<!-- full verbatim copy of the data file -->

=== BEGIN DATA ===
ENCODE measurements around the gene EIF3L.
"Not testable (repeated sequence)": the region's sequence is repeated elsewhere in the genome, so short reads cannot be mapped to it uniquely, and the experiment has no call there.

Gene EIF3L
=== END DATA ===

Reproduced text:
ENCODE measurements around the gene EIF3L.
"Not testable (repeated sequence)": the region's sequence is repeated elsewhere in the genome, so short reads cannot be mapped to it uniquely, and the experiment has no call there.

Gene EIF3L